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Do conservatives and Republicans hate the poor?

Posted: November 29, 2012 at 10:15 am   /   by

As a general rule, I try to steer clear of long conversations on Facebook. It’s not that I would not enjoy the discourse, it’s just that it is a large use of time, a luxury that I never have in abundance. It is, however, a worthy endeavor to debate with people of good conscience, to try to reach a greater understanding of important issues, and I found myself compelled to do so this morning. I will paste my argument below, complete and unaltered, for your edification.

The subject at hand was, essentially, this:

There are people who truly need assistance (charity). Are conservatives and Republicans hard-hearted to their plight? Do they consider all welfare recipients to be lazy leeches? Or is that largely just a propaganda theme of the left?

My argument on the subject follows below (with the names of my correspondents changed to X, Y, and Z to maintain their anonymity).



@ XXXXXXX, YYYYYYY, ZZZZZZZ . . . This subject does not avail itself of easy answers.

Without a doubt, there are some people who are in need of assistance. That is the case in every land, at every time in human history. We have free will, and we live in a universe that, while operating based on certain rules, allows for inequality in circumstances and sheer bad luck. This means that some people will get stuck with a bad lot; or bad things will happen to them; or a free choice they made will have unintended consequences; or the actions of some external person, force, or group will impact them negatively. These people need our help, and it is the duty of people to offer that help.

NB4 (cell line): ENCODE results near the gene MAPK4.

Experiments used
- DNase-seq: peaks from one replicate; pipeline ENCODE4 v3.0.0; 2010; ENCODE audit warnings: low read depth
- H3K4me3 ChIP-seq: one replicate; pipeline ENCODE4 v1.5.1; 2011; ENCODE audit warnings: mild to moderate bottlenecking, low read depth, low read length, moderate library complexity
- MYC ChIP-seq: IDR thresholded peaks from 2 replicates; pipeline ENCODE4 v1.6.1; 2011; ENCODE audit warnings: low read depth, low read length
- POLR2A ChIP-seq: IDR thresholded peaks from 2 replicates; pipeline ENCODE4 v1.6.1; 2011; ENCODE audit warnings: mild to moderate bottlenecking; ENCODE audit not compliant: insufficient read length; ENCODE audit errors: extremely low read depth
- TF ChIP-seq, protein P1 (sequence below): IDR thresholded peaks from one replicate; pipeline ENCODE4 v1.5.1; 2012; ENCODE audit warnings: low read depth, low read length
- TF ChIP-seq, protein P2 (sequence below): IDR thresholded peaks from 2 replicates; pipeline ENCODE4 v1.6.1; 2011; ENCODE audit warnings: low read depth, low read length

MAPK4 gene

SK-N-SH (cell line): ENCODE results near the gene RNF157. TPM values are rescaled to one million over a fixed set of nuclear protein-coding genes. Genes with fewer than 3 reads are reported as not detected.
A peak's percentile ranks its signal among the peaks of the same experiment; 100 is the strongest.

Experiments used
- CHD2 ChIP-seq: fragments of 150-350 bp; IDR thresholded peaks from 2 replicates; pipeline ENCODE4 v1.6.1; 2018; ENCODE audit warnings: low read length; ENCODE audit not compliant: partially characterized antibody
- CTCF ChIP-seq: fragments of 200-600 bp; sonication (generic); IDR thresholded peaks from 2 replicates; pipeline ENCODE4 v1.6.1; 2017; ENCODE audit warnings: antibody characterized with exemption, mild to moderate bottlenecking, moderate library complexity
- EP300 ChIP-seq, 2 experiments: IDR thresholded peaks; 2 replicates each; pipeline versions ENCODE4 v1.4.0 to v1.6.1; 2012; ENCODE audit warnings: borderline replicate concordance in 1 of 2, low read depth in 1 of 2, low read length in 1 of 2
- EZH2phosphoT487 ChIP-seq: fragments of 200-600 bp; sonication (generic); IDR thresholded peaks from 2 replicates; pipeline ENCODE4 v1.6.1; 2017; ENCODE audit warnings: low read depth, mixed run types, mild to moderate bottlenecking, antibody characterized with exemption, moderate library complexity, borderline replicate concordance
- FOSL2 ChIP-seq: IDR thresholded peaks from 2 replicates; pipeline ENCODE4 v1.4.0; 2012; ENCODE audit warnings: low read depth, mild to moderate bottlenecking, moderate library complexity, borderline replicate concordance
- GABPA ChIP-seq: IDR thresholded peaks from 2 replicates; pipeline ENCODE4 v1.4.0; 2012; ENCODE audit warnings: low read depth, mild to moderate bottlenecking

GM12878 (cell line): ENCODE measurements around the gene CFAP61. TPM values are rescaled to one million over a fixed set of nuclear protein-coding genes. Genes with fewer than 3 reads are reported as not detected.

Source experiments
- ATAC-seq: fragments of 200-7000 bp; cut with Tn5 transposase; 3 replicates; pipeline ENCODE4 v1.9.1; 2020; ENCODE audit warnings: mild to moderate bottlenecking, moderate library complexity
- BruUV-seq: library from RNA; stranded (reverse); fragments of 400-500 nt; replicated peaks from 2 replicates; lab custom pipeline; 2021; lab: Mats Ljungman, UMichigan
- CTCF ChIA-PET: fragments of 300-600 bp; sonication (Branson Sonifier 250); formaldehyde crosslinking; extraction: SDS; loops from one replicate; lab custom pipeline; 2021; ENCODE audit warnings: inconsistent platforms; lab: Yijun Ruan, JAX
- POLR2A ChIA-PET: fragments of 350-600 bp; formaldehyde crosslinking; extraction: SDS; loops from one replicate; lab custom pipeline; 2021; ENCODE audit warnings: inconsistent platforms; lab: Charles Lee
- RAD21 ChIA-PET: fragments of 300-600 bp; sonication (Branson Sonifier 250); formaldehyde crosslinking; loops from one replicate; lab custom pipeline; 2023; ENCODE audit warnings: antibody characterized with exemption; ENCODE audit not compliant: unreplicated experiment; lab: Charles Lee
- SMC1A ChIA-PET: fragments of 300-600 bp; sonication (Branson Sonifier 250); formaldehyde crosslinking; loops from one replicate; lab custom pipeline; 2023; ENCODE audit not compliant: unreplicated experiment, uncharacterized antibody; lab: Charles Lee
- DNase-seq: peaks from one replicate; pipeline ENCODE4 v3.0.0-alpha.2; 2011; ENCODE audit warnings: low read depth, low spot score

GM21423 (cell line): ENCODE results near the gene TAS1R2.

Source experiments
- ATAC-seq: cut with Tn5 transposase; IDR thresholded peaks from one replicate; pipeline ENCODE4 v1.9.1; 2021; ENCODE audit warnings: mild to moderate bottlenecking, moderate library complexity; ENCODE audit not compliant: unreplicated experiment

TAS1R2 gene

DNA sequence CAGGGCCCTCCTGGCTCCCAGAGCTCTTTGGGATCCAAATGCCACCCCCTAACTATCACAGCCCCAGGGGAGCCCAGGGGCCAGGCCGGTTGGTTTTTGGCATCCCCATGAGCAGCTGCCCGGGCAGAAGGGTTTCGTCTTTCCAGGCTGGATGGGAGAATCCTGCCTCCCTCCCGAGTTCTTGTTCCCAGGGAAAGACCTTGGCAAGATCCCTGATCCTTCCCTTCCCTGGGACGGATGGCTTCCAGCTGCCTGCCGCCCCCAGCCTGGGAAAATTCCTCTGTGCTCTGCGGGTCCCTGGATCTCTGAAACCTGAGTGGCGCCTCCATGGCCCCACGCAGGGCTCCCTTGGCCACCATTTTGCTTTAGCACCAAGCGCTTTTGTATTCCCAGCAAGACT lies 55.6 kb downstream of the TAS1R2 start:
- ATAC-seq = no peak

In is also the case that there are A LOT of people who are mooching off the system, even though they are perfectly capable of working. Next time you’re at Walmart or a grocery store, ask the cashier to tell you stories about perfectly healthy people who roll up to the register, buy a bunch of items with a SNAP card, and then pull out a massive roll of cash and buy a bunch of luxury items . . . all while talking on a brand-new iPhone. Those same cashiers will also have stories about people who clearly need assistance, of course, but the stories about the obvious welfare cheaters are always more numerous. I am going to look into this matter to see what hard numbers I can find, but one thing is for sure—-the number of people who truly need assistance is dramatically smaller than the number of people who are receiving assistance.